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If you're in the market for a new ride and you've been waiting for the current wave of incentives to peak, you might want to head down to your dealer now. According to a study from Edmunds, more auto shoppers scored 0% financing last month than at any time in recent memory, and we're not so sure that things will stay at that high-water mark for long.
Over 22% of new vehicles purchased in March 2010 came with 0% financing. That edges out the previous high of 21% recorded in July 2006, and it's nearly double last March's figure of 13%.
Toyota's March sales event clearly helped drive that figure skyward: of all Toyota vehicles sold last month, a whopping 71% were matched with 0% financing. (For the curious, Toyota's previous high was 39%, set last August.) With seven customers out of ten scoring no-interest loans on extremely popular rides like the 2010 Camry, Corolla, and Rav4, it's no wonder that Toyota sales have remained strong, despite the automaker's ongoing recall fiasco.
The only other brand to cross the 50% line was Mazda, which offered zero-interest deals to 58% of its customers. Mercury clocked in third at 32%.
The increase in interest incentives on automobiles is mostly due to loosening credit restrictions in the U.S. As the economy continues to recover from recession, lenders are easing back toward pre-crisis policies.
The trend also owes some debt (no pun intended) to pent-up consumer demand and stabilizing personal income levels. Consumers have pulled back on spending for the past couple of years, but as we've seen in recent months, they've begun returning to showrooms. By offering heavy incentives, automakers like Toyota are simply making hay while the sun shines.
Whether such incentives will stick around is another matter altogether. Banks and government regulators are still a little gun-shy from the freewheeling credit market that contributed to the recession, so we'd be a bit surprised to see these figures go much higher. Furthermore, once financing arms start to sense that customers can make due with low-APR instead of 0% -- especially during high-demand times like spring and early summer, the incentive pendulum is likely to start swinging in the other direction. After all, usury has its benefits.
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SANTA MONICA, Calif. — April 20, 2010 — A record number of new vehicles were purchased with zero-percent financing in March, according to Edmunds.com, the premier online resource for automotive information.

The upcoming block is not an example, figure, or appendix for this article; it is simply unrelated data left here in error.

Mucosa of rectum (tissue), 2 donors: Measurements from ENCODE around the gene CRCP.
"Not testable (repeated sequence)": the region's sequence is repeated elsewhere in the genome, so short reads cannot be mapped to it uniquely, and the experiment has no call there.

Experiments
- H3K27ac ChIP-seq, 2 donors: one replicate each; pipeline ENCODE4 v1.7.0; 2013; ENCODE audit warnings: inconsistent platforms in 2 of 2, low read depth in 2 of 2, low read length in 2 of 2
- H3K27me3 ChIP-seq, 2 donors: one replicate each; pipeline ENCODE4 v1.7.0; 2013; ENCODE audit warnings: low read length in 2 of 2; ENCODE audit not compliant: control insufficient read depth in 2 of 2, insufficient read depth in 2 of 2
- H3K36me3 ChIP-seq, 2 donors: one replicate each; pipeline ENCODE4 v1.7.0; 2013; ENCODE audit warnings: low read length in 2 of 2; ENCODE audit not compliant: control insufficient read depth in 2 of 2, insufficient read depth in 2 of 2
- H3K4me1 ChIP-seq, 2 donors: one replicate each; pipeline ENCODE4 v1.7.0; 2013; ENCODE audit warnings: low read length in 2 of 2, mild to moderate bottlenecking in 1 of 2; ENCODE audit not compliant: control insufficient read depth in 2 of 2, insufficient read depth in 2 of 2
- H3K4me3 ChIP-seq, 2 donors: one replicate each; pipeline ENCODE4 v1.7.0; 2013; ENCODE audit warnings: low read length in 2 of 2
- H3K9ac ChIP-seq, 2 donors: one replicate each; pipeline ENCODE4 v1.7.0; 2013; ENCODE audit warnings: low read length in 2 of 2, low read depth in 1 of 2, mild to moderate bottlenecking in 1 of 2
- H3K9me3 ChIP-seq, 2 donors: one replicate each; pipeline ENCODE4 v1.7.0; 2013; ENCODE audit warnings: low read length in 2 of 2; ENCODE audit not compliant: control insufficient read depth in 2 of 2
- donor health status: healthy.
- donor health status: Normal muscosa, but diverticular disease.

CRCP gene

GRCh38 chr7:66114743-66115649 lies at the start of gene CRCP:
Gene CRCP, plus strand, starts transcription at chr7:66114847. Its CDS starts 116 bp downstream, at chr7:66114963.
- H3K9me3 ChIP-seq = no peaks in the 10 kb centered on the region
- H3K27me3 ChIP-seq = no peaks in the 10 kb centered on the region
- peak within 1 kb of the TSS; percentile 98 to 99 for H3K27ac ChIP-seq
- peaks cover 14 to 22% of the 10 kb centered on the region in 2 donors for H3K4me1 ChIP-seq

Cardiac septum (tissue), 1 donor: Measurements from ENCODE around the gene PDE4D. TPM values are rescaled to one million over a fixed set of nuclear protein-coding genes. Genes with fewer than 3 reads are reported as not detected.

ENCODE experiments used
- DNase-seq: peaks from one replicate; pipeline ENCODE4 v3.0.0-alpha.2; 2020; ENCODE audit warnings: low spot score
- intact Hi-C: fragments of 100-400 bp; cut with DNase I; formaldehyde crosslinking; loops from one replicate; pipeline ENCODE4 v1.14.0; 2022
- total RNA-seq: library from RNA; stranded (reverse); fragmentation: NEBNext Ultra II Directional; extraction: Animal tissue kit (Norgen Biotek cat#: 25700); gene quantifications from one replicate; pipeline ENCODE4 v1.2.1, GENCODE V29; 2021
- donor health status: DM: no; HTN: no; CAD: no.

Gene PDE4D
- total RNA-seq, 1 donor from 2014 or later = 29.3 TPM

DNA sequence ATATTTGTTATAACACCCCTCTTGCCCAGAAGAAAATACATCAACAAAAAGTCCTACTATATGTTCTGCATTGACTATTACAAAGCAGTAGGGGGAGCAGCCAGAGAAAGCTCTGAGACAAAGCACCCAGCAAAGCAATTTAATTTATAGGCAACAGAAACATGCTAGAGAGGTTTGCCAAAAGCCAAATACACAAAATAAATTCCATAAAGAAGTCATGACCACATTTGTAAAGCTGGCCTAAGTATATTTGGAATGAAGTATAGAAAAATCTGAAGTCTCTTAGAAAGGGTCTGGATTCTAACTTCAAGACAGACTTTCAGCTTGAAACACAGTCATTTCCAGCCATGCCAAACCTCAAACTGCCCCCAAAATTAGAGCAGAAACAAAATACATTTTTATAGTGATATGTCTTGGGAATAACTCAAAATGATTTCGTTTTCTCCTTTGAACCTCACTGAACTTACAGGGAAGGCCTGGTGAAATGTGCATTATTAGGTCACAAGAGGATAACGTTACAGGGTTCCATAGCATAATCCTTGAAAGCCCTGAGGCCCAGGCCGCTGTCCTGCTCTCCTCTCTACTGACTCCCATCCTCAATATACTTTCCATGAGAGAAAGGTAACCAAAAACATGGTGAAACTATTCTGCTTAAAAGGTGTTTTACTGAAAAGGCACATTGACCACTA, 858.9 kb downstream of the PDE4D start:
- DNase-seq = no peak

In March, more than 22 percent of financed new cars were purchased with zero-percent finance deals. Last March the total was just 13 percent. The prior high was 21 percent in July 2006.
Remarkably, 71 percent of new Toyotas financed in March had a zero-percent APR — nearly twice the previous Toyota record of 39 percent in August 2009.
The two brands with the next highest percentages of such deals were Mazda at 58 percent of all financed transactions and Mercury at 32 percent.
"Credit must be starting to loosen if almost a quarter of all transactions financed in March were approved for zero-percent financing," said Jessica Caldwell, Senior Analyst for Edmunds.com. "Certainly it seems as if Toyota Motor Credit and other 'captive' finance companies may have lowered standards to help improve sales."
"Many car shoppers don't realize that they have to qualify for special financing deals," noted Edmunds.com Senior Consumer Advice Editor Philip Reed, who wrote many of Edmunds.com's Auto Finance Tips at http://www.edmunds.com/advice/finance/articles/index.html. "Shoppers should always check their credit score and secure financing from a bank or credit union before setting foot in the dealership so that they have a back-up plan if they get declined when seeking the special deals."
The industry's only comprehensive list of zero-percent finance auto offerings and other regional and national incentives and rebates can be found at http://www.edmunds.com/incentives/RebateController?step=0.
In part because of low-interest financing deals on new cars, more than 100 new vehicles currently cost less than their one-year old used counterparts. See the complete list at http://www.edmunds.com/industry-car-news/new-vs-used-car-buying.html.